His trumpet playing was legendary, and his shop has delighted children for decades.
Today a tribute was paid to Guisborough musician and store owner Gene Jarred after his death at the age of 87.
Before the toy section closed in 2014, Stokelds Toy Center, Nursery and Stationery had been trading on Fountain Street in Guisborough since 1982.
And at the heart of it all was owner Gene Jarred – the friendly face who loved helping customers choose the best toys.
In 2011, Gene told The Gazette, “I think working with toys keeps me young, of course. I play with everything in the store to see what it is.
But if toys and stationery were her business, music was her true love.
Gene, who died on May 15, was born in Dormanstown in 1931 and, leaving school at age 13, became an apprentice carpenter.
At 16, he was visiting the Coatham Hotel in Redcar to listen to the Charles Amer Band, where he marveled at the trumpeters, took lessons from them and eventually found himself invited to travel on the group’s bus.
At 19 he bought his first trumpet, hire-purchase and priced at £ 12, and after two years of endless practice he joined the RAF as a regular member for the compulsory three years – which he allowed entry into the RAF group.
After leaving the RAF, Gene worked nights as a pit musician at the Empire Theater, Middlesbrough, accompanying all manner of variety acts, and he was soon “in demand” from other groups, including the Charles Amer Band and the Danny Mitchell Band at the Pier Ballroom Redcar.
Having turned professional, he joined the Orchester Les Douglass, playing the summer season at Bridlington Spa and accompanying artists such as Morecambe & Wise and Jimmy Tarbuck. A residency in a London hotel led him to work in Germany, then in Naples at the famous Flamingo Club on the NATO base where the US 6th Fleet was stationed.
In 1966, after another tour of England, Gene returned to Teesside and worked at Block and Anderson, selling copy and duplicating machines. But he soon got a call from Charles Amer who was looking for a band to perform at his brand new Marton Hotel & Country Club.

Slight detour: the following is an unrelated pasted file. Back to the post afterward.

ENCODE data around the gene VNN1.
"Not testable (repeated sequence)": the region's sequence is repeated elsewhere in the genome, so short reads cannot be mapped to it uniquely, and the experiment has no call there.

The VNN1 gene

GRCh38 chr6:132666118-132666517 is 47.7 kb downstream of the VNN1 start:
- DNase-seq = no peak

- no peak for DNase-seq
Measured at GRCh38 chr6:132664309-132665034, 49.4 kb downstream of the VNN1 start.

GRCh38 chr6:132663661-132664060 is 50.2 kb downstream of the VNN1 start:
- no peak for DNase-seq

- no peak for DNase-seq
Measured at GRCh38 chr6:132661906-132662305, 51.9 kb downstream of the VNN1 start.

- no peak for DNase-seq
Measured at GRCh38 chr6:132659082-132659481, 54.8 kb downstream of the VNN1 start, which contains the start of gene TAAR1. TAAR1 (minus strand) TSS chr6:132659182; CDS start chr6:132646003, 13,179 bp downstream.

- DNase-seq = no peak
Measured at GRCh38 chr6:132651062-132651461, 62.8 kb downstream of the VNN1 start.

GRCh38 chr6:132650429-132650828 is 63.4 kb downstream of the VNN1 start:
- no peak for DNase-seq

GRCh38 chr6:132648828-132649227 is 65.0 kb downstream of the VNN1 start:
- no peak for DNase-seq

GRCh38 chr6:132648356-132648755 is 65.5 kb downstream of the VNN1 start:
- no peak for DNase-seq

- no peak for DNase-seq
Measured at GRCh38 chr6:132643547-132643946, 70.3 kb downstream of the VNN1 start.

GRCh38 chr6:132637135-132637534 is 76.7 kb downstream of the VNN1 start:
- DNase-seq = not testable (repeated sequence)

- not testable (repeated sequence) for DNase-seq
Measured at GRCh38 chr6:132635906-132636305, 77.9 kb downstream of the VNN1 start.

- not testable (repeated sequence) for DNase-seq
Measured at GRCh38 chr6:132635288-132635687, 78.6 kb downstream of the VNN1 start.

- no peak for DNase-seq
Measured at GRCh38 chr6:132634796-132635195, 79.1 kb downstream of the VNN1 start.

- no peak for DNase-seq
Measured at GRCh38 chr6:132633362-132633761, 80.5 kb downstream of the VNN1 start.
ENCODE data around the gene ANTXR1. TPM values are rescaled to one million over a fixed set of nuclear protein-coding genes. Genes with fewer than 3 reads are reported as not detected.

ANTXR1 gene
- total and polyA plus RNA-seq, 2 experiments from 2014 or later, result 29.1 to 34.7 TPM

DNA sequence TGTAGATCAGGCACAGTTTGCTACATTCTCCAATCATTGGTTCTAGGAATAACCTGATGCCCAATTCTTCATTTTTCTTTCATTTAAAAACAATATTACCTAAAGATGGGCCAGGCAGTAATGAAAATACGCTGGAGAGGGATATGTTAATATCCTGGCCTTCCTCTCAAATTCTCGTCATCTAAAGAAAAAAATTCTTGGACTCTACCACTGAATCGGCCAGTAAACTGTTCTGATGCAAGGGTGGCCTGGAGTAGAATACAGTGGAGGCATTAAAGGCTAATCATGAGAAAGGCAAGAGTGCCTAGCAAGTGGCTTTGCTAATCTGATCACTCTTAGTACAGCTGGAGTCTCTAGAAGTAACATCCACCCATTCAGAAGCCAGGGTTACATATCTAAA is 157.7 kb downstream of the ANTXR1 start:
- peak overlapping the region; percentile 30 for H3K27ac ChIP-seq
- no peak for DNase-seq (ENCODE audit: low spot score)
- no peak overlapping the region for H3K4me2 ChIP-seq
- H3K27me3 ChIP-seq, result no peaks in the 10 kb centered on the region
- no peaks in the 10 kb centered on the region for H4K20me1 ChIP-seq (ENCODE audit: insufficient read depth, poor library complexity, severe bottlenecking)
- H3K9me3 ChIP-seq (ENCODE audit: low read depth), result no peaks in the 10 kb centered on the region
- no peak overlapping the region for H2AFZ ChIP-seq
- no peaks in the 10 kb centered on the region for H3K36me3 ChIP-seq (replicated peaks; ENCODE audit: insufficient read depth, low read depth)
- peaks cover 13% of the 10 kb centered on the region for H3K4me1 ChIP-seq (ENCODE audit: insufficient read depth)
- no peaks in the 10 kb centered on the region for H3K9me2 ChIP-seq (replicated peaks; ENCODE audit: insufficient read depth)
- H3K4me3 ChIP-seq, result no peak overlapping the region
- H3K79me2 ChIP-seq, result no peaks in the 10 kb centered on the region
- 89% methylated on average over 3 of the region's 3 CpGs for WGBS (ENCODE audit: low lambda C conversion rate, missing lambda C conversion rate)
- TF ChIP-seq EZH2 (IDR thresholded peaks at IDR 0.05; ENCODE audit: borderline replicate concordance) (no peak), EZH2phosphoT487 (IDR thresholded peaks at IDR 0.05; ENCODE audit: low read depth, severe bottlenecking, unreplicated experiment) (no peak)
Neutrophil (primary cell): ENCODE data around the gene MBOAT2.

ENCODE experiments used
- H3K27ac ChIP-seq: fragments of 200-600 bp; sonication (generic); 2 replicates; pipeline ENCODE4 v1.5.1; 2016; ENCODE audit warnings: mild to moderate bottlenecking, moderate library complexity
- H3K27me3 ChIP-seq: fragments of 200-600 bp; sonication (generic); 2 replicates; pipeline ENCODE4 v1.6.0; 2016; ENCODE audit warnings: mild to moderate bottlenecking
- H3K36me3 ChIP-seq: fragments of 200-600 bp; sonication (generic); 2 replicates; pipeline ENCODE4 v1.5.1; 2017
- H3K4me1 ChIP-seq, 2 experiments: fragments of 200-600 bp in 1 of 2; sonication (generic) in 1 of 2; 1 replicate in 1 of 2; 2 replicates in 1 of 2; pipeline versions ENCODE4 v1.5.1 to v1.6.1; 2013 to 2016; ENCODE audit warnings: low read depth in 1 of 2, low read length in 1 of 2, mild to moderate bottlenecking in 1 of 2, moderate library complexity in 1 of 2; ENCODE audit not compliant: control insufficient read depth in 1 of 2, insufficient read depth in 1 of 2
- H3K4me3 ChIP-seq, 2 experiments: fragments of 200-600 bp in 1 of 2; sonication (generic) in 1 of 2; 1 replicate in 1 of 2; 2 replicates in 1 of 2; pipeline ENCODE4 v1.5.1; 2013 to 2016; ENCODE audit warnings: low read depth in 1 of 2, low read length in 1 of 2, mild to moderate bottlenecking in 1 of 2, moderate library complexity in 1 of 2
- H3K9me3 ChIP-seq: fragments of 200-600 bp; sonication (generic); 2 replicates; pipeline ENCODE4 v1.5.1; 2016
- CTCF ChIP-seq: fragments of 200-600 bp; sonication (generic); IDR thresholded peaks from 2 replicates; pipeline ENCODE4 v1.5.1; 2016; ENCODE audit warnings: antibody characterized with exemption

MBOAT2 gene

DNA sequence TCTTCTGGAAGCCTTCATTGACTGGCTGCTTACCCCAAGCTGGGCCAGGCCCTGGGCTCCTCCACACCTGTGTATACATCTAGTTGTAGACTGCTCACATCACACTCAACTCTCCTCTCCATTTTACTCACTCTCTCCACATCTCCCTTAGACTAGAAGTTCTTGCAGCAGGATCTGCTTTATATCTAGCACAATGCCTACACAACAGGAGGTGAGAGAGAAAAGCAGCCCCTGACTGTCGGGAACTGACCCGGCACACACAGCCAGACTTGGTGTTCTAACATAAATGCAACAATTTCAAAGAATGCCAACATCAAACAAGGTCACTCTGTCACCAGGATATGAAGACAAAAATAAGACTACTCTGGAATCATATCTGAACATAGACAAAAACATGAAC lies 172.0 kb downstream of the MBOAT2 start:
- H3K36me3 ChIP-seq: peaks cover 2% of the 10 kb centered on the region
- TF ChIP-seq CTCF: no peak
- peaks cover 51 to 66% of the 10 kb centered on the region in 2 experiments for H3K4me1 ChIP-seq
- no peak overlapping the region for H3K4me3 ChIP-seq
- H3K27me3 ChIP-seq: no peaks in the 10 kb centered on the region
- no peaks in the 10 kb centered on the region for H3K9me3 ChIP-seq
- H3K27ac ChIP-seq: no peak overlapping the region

For the next 10 years, Gene’s band resided there – and he remembered playing 31 consecutive nights.
In 1972, with the support of his wife Lily and following Block and Anderson’s dismissal, Gene started his own office supplies and equipment sales business, which continues to operate in Bright Street, Middlesbrough.
Further business acquisitions saw Gene’s music career suspended in 1976 to focus on what would be four retail stores and one commercial enterprise.
In 1996, Gene left the day-to-day running of the business to his daughters Jackie and Joanne and eventually returned to the game.
He then led the New Horizons Band for six years which, in addition to performing for parties and weddings, went to elementary schools, encouraging children to hear the sound of music live on instruments that many don’t. had never seen before.
Gene’s last performance was at the Saltburn Bandstand last summer, leading the Guisborough Big Band.
Daughter Jackie said: “Gene took great pleasure in having a business in Guisborough. He has always been grateful for the loyalty of the people of Guisborough and the surrounding area in supporting his business, whether it be stationery, art supplies and, of course, toys and baby items.
The Fountain Street Stationers store – formerly Stokelds – will be closed all day of the funeral.
Gene leaves behind a wife Lily, daughters Jackie and Joanne, grandchildren Lucy, Thomas, Kayt and Charlotte, and great grandchildren Rory and Isabelle.
Her funeral will be on Friday, May 31 at 11:30 a.m. at Saltburn Emmanuel Church, with donations at the location if desired to the South Cleveland Heart Fund.
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